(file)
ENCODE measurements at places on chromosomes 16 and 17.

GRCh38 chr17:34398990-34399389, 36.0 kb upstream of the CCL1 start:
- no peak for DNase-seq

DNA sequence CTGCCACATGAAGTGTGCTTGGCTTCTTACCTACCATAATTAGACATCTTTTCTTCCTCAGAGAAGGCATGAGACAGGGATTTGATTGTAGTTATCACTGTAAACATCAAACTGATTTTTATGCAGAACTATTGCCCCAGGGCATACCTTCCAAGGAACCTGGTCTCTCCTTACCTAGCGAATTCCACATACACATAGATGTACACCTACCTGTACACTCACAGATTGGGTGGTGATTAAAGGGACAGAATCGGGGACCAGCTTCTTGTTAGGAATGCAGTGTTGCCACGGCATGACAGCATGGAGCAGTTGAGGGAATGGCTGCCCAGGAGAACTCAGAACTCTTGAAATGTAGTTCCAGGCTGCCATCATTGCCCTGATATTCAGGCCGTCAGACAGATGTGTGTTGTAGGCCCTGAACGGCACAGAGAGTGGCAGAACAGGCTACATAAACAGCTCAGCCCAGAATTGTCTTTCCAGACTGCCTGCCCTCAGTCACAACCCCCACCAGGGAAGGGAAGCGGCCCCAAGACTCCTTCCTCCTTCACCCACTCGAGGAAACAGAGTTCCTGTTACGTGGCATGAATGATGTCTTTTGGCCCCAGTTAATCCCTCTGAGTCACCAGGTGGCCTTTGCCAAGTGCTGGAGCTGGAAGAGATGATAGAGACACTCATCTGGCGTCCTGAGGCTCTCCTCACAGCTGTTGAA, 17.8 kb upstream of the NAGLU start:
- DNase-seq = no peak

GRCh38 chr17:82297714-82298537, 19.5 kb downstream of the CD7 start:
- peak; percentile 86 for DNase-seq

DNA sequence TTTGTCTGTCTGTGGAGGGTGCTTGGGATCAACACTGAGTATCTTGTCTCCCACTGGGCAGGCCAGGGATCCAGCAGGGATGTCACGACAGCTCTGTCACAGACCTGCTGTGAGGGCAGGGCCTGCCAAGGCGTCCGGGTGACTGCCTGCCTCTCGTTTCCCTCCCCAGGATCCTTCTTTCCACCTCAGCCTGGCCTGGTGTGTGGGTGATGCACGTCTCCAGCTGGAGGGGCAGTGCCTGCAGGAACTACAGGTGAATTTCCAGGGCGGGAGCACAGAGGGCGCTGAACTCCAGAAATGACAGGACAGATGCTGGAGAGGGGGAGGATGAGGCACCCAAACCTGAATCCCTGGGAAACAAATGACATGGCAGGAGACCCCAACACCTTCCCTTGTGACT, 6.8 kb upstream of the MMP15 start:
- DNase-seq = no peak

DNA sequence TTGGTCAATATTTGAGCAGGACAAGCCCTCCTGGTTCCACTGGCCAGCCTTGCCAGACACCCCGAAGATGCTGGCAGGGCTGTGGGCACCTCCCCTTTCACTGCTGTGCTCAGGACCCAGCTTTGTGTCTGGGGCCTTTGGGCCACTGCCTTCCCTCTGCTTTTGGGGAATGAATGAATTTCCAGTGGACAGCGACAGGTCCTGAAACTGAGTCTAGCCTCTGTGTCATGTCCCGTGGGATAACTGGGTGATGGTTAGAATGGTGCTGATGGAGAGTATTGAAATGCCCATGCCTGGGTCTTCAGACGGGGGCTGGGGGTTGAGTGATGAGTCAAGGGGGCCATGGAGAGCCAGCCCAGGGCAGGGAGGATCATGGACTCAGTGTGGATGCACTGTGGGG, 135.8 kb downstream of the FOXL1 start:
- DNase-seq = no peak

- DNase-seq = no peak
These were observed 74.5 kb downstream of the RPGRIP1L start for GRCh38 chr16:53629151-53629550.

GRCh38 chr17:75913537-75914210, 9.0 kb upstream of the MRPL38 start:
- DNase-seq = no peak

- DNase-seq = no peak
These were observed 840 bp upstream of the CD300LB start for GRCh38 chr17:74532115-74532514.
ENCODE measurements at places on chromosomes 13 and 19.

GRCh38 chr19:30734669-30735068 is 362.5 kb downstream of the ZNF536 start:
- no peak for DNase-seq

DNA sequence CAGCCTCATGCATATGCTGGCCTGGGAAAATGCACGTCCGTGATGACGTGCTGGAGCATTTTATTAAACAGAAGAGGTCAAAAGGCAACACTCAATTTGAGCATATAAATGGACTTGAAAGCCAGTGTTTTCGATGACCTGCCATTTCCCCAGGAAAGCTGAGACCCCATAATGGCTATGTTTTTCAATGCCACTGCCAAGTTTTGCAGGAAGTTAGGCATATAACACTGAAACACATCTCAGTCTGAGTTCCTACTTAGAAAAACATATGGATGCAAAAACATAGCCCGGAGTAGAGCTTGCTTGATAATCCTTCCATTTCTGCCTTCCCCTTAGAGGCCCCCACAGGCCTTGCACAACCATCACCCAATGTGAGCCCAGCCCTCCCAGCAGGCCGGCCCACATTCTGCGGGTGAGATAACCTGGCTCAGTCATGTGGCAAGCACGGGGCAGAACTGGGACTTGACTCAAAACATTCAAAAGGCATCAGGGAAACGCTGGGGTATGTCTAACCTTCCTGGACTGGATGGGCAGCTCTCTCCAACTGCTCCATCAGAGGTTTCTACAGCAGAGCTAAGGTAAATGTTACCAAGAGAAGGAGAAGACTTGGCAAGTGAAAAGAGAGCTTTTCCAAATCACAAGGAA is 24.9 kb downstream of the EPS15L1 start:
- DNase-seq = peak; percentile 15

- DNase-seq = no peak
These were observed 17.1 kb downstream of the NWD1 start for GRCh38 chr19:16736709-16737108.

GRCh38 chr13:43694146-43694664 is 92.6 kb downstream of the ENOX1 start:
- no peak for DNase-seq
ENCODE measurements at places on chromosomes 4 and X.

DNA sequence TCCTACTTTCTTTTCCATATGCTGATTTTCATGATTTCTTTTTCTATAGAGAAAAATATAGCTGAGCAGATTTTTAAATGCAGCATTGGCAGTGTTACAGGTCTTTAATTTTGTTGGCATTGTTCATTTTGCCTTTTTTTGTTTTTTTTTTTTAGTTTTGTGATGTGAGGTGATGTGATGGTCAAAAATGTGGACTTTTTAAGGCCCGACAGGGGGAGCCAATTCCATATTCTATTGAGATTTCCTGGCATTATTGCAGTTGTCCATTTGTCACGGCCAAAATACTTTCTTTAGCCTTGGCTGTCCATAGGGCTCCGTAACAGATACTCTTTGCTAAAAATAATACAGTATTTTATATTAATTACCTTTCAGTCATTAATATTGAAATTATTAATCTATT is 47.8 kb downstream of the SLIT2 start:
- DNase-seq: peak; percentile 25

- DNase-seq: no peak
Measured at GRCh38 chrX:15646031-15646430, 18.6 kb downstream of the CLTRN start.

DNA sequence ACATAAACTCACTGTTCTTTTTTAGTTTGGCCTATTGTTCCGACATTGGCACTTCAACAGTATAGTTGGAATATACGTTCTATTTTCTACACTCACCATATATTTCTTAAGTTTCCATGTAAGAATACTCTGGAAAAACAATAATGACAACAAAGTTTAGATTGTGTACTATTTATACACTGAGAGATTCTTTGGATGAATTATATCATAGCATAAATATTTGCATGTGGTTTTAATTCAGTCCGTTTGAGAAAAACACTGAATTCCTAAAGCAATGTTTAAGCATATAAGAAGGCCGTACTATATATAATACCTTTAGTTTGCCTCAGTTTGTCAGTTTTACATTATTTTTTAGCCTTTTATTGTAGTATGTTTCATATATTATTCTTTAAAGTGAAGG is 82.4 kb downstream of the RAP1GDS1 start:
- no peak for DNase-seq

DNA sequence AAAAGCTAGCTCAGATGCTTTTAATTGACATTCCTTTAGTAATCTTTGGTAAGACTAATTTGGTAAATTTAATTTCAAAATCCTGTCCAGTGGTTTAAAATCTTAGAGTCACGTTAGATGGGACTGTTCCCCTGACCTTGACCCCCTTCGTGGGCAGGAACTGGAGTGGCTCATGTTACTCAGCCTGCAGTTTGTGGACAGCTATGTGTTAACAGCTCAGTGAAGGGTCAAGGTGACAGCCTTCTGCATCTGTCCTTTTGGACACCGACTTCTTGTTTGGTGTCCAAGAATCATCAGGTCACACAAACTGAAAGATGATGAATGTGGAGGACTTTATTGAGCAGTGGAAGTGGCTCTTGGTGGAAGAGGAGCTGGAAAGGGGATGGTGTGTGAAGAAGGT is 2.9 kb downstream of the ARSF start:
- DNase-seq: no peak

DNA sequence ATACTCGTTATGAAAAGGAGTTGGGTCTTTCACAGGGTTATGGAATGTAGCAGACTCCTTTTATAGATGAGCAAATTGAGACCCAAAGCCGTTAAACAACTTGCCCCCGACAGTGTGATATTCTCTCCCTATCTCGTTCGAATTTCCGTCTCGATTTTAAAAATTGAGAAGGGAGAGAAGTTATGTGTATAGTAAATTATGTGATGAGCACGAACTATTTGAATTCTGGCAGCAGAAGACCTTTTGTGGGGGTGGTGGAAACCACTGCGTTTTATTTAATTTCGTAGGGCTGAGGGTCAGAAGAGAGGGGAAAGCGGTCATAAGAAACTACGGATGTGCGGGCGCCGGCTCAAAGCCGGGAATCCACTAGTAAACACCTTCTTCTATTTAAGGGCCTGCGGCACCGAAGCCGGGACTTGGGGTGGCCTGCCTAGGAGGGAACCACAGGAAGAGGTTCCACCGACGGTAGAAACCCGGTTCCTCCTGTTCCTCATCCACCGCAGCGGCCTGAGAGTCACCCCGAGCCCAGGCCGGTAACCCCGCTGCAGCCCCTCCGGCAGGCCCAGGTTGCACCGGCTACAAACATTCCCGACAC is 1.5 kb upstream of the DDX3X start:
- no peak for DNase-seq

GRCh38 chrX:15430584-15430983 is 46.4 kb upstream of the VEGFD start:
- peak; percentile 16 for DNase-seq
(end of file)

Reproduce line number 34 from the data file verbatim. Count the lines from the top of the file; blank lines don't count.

DNA sequence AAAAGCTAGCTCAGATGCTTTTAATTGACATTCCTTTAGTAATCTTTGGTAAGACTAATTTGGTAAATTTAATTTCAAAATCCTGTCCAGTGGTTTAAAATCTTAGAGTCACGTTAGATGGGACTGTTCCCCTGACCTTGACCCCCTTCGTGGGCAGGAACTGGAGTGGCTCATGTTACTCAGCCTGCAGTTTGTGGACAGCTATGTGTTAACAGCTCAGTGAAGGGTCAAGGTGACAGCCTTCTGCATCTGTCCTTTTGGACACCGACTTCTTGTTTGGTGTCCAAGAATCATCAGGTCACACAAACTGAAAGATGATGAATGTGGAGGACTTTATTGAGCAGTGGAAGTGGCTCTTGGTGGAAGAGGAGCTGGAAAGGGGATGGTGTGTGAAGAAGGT is 2.9 kb downstream of the ARSF start: